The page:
May 10, 2023, 4:02 am UTC
Snapshot: Trends in online mental health screening
Have you ever taken an online mental health screen? If so, you're far from alone.
According to new data released by Mental Health America, 6.3 million people worldwide completed a mental health screen in 2022. A staggering number (65 percent) were women.
When the nonprofit organization began releasing data in 2019, before the COVID-19 pandemic, about 1 million people used the screening tools to check their mental health concerns. In 2021, that number spiked to 5.4 million, climbing further in 2022.
In 2022, more than 6.3 million people took a mental health screen globally, a nearly 138% increase from 2020 and a 19% increase from 2021. (Source: Mental Health America)
"The data shows that people are still concerned about their mental health, even though we're through the thick of the pandemic," says Khendra Lucas, a research associate at Mental Health America who authored this year's report. "There's still a crisis."
In addition to the total number of screens, the 2022 data showed:
- 78% of users in the U.S. scored positive or with moderate to severe symptoms of a mental health condition in 2022,
- Rates of depression, anxiety, and suicidal thoughts remained high,
- Depression, anxiety, and bipolar were the most common screens, followed by ADHD.
What's behind the trends? And what do they tell us about the state of mental health today?
What are online mental health screening tests?
Online mental health screening tests are short, clinically validated questionnaires for mental and developmental conditions like depression, anxiety, PTSD, eating disorders, and ADHD. They are designed to help people identify what might be wrong – and orient them toward the appropriate solutions, but do not provide a diagnosis. They are also free, anonymous, and accessible 24/7 on the Internet.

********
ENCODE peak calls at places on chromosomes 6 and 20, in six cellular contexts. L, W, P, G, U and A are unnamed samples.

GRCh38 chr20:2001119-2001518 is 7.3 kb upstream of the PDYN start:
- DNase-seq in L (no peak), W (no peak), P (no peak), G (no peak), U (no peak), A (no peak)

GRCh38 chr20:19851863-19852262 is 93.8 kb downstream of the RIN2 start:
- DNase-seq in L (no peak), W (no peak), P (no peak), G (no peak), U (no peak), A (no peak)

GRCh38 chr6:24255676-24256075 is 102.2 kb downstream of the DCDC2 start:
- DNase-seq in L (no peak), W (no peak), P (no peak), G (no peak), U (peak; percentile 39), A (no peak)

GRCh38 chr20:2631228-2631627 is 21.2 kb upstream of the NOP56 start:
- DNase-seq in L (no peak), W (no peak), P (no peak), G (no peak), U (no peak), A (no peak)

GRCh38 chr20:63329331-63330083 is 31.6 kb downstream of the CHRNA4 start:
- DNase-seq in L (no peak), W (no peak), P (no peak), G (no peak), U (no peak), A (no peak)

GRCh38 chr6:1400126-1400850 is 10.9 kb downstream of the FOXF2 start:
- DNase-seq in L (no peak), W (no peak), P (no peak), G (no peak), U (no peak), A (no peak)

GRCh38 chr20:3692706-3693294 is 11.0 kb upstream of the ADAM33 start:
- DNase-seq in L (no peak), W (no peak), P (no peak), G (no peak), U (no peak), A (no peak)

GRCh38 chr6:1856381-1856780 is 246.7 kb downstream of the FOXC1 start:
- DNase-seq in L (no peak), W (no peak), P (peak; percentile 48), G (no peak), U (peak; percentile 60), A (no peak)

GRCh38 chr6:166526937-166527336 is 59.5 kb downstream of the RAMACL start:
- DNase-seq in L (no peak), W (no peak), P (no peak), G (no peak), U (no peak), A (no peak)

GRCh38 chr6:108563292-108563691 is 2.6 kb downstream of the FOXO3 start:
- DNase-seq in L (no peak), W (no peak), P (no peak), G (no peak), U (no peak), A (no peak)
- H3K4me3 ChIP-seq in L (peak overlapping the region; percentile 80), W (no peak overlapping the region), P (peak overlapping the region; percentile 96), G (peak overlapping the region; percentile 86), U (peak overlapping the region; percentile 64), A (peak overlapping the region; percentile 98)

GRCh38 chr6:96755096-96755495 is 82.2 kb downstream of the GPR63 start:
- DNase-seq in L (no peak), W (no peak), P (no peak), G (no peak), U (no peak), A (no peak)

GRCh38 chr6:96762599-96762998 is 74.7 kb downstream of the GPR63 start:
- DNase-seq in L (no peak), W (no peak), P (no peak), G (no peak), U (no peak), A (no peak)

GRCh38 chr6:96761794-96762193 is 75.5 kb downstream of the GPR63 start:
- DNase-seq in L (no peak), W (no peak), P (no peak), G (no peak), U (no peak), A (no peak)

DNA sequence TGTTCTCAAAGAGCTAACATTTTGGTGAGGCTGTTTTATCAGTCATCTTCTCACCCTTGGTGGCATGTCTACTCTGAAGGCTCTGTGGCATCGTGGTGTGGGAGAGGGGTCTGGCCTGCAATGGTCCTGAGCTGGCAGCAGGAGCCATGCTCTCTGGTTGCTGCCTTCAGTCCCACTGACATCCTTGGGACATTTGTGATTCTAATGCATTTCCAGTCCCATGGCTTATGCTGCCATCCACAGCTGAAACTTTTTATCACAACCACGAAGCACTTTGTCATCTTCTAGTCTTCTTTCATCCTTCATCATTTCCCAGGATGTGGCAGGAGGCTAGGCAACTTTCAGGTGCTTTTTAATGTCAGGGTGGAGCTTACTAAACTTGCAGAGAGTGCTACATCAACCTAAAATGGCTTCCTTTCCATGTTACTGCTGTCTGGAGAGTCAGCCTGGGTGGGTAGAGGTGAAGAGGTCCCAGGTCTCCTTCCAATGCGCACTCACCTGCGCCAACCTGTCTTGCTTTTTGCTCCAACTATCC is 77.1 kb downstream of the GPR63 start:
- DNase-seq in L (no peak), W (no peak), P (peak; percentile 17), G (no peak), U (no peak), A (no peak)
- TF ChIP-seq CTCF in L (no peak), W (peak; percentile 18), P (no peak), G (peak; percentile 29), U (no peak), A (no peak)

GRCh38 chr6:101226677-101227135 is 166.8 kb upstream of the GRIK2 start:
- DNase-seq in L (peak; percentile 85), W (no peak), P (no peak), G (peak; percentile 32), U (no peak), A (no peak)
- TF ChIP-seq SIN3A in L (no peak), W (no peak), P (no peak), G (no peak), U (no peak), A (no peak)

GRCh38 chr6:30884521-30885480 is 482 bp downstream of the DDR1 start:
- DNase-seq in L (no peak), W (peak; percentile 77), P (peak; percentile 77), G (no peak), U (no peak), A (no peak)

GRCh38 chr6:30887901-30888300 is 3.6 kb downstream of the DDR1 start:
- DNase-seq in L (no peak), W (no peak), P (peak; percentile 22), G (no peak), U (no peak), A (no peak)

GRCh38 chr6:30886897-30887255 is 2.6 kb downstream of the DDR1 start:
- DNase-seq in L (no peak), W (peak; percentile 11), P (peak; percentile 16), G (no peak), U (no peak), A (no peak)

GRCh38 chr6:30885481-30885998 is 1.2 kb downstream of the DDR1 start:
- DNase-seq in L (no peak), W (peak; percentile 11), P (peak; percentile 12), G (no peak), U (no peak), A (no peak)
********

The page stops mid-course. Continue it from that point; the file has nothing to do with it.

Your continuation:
Mental Health America launched its online screening program in 2014 and currently offers 11 English and two Spanish screenings.
Read our guide to online mental health screeners, including their benefits and limitations, how to use them effectively, and what to do with the results
Why do women screen more than men?
The data is clear: Women are taking online mental health screening tests at a much higher rate than men. And while some may see this as a cause for concern, it's important to consider the reasons behind these numbers.
Despite mental health stigma, women are more likely to seek support.
"They've been socialized to be able to be emotional, and men just don't do that. So, it's no surprise that women screeners come to us in greater frequency," Lucas says.
There are other, less favorable explanations: Women tend to experience traumas that may lead them to seek mental health care. They may also use online mental health screening tools to self-diagnose if they encounter barriers elsewhere. For example, sex and gender differences may lead to underdiagnosis or misdiagnosis of mental conditions and developmental disorders in women.
What's contributing to the mental health crisis?
Mental Health America also surveyed people who completed the screeners about the major contributors to their mental health concerns. They were:
- Body image or self-image
- Relationship problems
- Loneliness or isolation
- Human rights issues affecting women and gender-diverse people
"It was no surprise that body image and self-image was a top concern," says Lucas, pointing to the pandemic-driven changes in body composition and isolation as a potential explanation, as well as with social media use.
She says reproductive rights and LGBTQIA2S rights were also a concern, which may be tied to the U.S. Supreme Court's decision to overturn Roe v. Wade and various anti-LGBTQ+ bills.
"A lot of people are afraid that their existing rights are being compromised," says Lucas.